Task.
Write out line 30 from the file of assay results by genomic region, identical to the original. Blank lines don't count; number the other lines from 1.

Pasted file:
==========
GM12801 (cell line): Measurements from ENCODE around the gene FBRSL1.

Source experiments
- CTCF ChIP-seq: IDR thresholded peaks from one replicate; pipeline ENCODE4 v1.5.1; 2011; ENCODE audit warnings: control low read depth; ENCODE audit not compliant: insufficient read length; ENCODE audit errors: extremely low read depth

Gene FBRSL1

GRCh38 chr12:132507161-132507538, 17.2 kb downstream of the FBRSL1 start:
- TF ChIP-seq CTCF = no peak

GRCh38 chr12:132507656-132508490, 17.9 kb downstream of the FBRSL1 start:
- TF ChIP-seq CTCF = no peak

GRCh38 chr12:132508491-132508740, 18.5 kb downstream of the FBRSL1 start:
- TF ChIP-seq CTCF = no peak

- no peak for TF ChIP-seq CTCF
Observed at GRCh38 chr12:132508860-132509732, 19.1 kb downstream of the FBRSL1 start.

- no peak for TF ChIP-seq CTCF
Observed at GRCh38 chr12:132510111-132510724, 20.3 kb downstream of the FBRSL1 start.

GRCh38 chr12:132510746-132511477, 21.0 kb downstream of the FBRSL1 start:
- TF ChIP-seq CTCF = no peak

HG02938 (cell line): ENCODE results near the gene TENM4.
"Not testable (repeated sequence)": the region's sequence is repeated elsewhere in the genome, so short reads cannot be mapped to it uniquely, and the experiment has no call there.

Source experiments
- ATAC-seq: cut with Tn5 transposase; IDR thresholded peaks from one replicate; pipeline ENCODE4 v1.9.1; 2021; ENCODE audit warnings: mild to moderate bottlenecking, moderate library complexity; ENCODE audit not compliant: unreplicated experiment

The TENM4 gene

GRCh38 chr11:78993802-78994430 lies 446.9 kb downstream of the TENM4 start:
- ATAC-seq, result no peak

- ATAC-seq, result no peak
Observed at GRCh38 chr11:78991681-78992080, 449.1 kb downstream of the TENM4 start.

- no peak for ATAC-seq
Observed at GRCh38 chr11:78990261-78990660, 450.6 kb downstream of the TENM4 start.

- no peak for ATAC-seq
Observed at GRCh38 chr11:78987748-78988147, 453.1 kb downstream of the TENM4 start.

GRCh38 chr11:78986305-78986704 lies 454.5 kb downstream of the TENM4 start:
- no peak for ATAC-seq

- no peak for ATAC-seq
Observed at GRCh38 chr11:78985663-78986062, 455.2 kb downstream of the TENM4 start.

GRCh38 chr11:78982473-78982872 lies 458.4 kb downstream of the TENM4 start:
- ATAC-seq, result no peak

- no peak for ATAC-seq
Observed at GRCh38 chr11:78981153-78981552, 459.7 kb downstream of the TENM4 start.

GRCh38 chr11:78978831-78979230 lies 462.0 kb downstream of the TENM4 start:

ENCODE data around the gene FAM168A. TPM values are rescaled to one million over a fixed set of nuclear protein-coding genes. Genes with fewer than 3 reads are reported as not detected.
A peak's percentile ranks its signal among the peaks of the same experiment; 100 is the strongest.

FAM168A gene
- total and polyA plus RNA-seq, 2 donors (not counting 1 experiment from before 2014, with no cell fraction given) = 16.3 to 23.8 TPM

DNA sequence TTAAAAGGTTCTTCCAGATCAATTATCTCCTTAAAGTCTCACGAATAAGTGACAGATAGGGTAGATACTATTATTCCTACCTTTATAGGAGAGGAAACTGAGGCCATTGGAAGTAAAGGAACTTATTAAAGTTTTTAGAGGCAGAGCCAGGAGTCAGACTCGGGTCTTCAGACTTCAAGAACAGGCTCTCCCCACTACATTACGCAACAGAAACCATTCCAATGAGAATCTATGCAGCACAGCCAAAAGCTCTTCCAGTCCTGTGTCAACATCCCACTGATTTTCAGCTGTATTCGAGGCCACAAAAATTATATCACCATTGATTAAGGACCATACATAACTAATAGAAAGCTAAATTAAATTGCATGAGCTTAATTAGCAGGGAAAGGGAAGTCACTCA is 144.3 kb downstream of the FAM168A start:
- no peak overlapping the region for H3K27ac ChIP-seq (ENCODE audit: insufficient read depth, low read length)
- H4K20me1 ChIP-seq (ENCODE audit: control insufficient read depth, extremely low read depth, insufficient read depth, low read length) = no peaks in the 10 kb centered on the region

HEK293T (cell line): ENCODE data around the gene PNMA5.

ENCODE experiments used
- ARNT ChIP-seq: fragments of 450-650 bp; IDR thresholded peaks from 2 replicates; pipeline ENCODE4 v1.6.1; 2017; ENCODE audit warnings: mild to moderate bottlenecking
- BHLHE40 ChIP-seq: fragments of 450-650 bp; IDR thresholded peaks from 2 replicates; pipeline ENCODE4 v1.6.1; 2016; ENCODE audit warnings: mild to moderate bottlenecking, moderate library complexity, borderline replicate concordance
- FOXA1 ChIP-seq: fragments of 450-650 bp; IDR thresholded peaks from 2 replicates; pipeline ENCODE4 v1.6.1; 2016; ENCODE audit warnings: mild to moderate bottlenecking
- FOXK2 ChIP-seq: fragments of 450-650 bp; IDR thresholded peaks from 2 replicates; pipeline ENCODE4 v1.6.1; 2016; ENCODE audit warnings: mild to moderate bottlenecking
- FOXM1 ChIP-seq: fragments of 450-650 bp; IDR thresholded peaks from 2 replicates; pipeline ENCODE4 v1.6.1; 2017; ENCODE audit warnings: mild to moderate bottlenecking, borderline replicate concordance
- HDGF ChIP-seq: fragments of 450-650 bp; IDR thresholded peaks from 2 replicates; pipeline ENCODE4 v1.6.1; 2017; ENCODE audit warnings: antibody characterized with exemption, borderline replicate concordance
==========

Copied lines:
GRCh38 chr11:78986305-78986704 lies 454.5 kb downstream of the TENM4 start: